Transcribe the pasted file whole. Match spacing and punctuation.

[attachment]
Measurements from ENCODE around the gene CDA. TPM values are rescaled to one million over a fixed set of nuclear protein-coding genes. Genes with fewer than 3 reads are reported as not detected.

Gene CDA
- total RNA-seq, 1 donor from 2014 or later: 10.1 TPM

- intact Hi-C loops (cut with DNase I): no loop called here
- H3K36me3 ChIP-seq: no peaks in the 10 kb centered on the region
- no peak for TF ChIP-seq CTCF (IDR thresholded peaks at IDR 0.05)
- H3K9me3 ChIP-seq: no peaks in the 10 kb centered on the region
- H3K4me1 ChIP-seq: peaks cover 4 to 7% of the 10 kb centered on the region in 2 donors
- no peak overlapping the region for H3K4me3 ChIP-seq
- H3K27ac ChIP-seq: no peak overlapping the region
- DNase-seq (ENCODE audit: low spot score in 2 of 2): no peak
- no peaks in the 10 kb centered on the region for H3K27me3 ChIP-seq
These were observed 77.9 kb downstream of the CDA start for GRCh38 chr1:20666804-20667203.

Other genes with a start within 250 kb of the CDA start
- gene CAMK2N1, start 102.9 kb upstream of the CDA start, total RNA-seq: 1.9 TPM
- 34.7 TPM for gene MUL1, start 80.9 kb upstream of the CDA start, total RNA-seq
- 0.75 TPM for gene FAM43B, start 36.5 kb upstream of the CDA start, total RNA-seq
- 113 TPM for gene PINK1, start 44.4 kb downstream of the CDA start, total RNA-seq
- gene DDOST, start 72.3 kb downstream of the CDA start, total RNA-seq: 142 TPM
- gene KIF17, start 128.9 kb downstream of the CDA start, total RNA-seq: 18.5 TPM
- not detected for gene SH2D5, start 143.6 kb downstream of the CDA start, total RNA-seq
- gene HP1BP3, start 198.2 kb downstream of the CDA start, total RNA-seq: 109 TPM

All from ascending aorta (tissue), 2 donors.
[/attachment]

Measurements from ENCODE around the gene CDA. TPM values are rescaled to one million over a fixed set of nuclear protein-coding genes. Genes with fewer than 3 reads are reported as not detected.

Gene CDA
- total RNA-seq, 1 donor from 2014 or later: 10.1 TPM

- intact Hi-C loops (cut with DNase I): no loop called here
- H3K36me3 ChIP-seq: no peaks in the 10 kb centered on the region
- no peak for TF ChIP-seq CTCF (IDR thresholded peaks at IDR 0.05)
- H3K9me3 ChIP-seq: no peaks in the 10 kb centered on the region
- H3K4me1 ChIP-seq: peaks cover 4 to 7% of the 10 kb centered on the region in 2 donors
- no peak overlapping the region for H3K4me3 ChIP-seq
- H3K27ac ChIP-seq: no peak overlapping the region
- DNase-seq (ENCODE audit: low spot score in 2 of 2): no peak
- no peaks in the 10 kb centered on the region for H3K27me3 ChIP-seq
These were observed 77.9 kb downstream of the CDA start for GRCh38 chr1:20666804-20667203.

Other genes with a start within 250 kb of the CDA start
- gene CAMK2N1, start 102.9 kb upstream of the CDA start, total RNA-seq: 1.9 TPM
- 34.7 TPM for gene MUL1, start 80.9 kb upstream of the CDA start, total RNA-seq
- 0.75 TPM for gene FAM43B, start 36.5 kb upstream of the CDA start, total RNA-seq
- 113 TPM for gene PINK1, start 44.4 kb downstream of the CDA start, total RNA-seq
- gene DDOST, start 72.3 kb downstream of the CDA start, total RNA-seq: 142 TPM
- gene KIF17, start 128.9 kb downstream of the CDA start, total RNA-seq: 18.5 TPM
- not detected for gene SH2D5, start 143.6 kb downstream of the CDA start, total RNA-seq
- gene HP1BP3, start 198.2 kb downstream of the CDA start, total RNA-seq: 109 TPM

All from ascending aorta (tissue), 2 donors.